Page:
An Escalator is a type of vertical transportation in the form of a moving staircase which carries people between floors of a building. It consists of a motor-driven chain of individually linked steps on a track which cycle on a pair of tracks which keep them horizontal.
Escalators are used around the world in places where lifts would be impractical. Principal areas of usage include department stores, shopping malls, airports, transit systems (railway/railroad stations), convention centers, hotels, arenas, stadiums and public buildings.
Escalators have the capacity to move large numbers of people. They can be placed in the same physical space as a staircase. They have no waiting interval (except during very heavy traffic). They can be used to guide people toward main exits or special exhibits. They may be weatherproofed for outdoor use. A nonfunctional escalator can function as a normal staircase,whereas many other methods of transport become useless when they break down or lose power.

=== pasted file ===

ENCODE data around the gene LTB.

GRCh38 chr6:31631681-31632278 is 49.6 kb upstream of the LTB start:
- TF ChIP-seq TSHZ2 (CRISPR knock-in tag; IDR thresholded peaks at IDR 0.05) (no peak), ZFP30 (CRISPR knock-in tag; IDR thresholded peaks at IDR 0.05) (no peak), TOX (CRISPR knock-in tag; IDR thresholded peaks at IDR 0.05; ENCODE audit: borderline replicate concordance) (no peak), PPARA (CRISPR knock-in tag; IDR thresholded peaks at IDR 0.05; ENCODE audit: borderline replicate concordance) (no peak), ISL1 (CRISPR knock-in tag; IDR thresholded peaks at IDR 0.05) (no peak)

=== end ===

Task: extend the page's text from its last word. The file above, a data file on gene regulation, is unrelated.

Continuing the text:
Escalators typically rise at an angle of about 30 degrees from the ground. They move at 0.3–0.6 metres (1–2 ft) per second (like moving walkways) and may traverse vertical distances in excess of 18 metres (60 ft). Most modern escalators have single-piece aluminum or stainless steel steps that move on a system of tracks in a continuous loop.
Escalators are typically configured in one of three ways: parallel (up and down escalators adjacent or nearby, often seen in metro stations and multilevel movie theaters), multiple parallel (banks of more than one escalator going in the same direction parallel to banks going the other direction), or crisscross (escalators going in one direction "stacked" with escalators going the opposite direction oriented adjacent but perpendicular, frequently used in department stores or shopping centers.